New Historian

Study Finds How Giraffes Evolved Long Necks


<![CDATA[We take it as fact that giraffes have long necks to find food and/or be more efficient fighters, but so far this “fact” has not been based on a lot of actual evolutionary evidence. A team of scientists has become the first to get a glimpse into the evolution of these animals’ extremely long necks, establishing that the elongation happened in two stages and that modern giraffes are the only species that underwent both of them. The study was led by palaeontologist and anatomy professor Nikos Solounis from the College of Osteopathic Medicine with the New York Institute of Technology, and anatomist Melinda Danowitz, who looked at 71 samples from nine extinct and the only two living species belonging to the giraffe family (the giraffe proper and the okapi). The study specifically concentrated on the cervical vertebrae of the fossils and discovered that both stages of elongation happened within the third cervical vertebra, media report, citing a paper published in the Royal Society Open Science journal. Interestingly, the elongated neck was a feature of proto-giraffes even before the giraffids became a distinct family, around 16 million years ago, Heritage Daily quotes Danowitz as saying. Some seven million years ago, the front portion of the third cervical vertebra, the one that is closer to the skull, started to grow longer. This was discovered in fossils of an extinct species called Samotherium. Six million years later, the second stage of elongation took place, in the back part of the third cervical vertebra. Modern giraffes are the only species still surviving to this day that underwent both stages of the elongation, to get where they are now, with their third cervical vertebra similar in length to the upper arm bone of an adult human. Meanwhile, the okapi only experienced the first stage of elongation and over the following millions of years its neck underwent a kind of reverse evolution, with the animal ending up with a shorter neck than it had started with. The giraffes, National Geographic author Brian Switek notes, are not the only animals in history with superlong necks. The rest, however, were all dinosaurs, whose neck evolution involved the emergence of additional vertebra. Giraffes only have seven cervical vertebrae, like humans. Apparently, Switek writes, the giraffes were constrained by their mammalian anatomy, so they evolved long necks in other ways. The team responsible for the research verified its findings using a mathematical model that showed how the cervical vertebrae would develop over these millions of years, Live Science reports. According to the model, after the initial lengthening that Samotherium underwent, its third cervical vertebra would need a second phase of elongation, which confirmed what the researchers found from the fossils they had studied. Regarding the purpose of the long necks, Melinda Danowitz said that both possible reasons – reaching food and gaining a fighting advantage (for the males) in order to improve mating chances – remain valid possibilities. The debate as to which one was the driver of this unique neck evolution will probably continue but at least there will be more clarity as to the mechanism behind it. For more information: “Fossil evidence and stages of elongation of the Giraffa camelopardalis neck ”à> Image courtesy of Wikimedia Commons user: Fiona Bischof]]>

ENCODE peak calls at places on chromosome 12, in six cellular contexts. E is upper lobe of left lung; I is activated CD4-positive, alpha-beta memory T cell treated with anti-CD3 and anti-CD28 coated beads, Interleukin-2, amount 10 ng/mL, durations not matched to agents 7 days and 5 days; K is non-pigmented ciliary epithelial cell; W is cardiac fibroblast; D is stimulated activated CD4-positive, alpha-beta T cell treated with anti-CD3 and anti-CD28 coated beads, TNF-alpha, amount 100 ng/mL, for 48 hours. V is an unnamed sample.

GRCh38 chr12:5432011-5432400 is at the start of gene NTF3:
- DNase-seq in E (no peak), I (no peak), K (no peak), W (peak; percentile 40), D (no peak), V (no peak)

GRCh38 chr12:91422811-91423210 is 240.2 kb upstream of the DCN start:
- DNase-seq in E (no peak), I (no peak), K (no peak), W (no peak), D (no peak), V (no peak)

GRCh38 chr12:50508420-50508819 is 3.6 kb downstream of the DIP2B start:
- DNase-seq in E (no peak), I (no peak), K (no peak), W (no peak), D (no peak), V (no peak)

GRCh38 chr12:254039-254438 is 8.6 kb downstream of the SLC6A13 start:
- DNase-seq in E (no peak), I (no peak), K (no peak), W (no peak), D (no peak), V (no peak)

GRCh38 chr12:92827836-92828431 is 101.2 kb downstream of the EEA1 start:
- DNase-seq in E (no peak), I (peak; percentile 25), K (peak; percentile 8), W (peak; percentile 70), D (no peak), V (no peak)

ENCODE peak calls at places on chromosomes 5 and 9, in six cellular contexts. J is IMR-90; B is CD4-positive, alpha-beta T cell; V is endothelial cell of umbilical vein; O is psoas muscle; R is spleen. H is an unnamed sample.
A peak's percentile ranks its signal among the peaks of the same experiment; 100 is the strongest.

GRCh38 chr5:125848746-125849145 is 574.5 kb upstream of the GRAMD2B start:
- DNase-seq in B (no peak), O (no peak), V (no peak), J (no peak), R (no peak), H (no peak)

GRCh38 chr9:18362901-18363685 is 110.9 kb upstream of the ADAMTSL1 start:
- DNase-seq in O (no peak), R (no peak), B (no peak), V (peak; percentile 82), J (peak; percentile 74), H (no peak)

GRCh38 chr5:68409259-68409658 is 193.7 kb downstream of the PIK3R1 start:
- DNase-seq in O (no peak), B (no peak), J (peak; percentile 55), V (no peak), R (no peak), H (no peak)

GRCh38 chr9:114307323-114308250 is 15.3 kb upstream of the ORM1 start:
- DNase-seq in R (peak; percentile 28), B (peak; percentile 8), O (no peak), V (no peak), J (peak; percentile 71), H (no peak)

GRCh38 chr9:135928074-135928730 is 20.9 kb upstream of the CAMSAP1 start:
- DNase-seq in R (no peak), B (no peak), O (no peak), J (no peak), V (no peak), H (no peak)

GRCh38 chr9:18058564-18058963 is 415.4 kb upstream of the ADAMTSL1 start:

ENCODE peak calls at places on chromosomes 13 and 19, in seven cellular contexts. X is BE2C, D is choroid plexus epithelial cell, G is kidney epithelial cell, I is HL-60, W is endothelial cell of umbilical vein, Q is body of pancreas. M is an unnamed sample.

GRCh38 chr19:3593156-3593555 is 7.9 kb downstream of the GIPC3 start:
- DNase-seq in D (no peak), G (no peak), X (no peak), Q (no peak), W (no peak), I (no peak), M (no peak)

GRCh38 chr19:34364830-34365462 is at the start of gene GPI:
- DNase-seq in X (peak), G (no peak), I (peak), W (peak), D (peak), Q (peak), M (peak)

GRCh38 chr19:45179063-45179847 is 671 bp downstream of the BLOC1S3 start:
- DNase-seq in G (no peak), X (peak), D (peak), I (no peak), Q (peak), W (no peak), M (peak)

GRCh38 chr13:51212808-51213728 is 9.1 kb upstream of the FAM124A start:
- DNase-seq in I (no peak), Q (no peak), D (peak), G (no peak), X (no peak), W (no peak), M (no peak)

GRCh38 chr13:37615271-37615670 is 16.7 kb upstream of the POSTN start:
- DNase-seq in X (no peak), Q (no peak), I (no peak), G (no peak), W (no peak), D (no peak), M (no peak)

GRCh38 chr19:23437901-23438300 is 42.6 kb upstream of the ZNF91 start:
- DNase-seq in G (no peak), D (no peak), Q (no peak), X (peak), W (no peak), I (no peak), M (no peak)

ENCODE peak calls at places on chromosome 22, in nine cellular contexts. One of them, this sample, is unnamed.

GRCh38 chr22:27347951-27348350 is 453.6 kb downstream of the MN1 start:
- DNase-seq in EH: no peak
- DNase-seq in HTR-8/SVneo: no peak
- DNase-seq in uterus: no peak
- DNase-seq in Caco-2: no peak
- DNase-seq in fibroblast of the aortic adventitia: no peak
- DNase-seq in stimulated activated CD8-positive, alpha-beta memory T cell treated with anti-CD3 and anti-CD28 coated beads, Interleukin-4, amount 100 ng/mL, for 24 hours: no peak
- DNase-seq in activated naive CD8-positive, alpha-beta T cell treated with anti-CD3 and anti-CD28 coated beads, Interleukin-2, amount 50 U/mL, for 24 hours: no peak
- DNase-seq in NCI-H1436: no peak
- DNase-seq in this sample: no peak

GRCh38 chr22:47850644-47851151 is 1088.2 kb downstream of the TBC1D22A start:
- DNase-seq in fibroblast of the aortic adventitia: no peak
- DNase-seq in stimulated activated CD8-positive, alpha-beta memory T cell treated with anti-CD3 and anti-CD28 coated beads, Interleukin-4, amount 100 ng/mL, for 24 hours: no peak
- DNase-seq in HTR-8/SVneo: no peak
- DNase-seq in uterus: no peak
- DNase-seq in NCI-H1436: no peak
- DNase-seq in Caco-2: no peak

Exit mobile version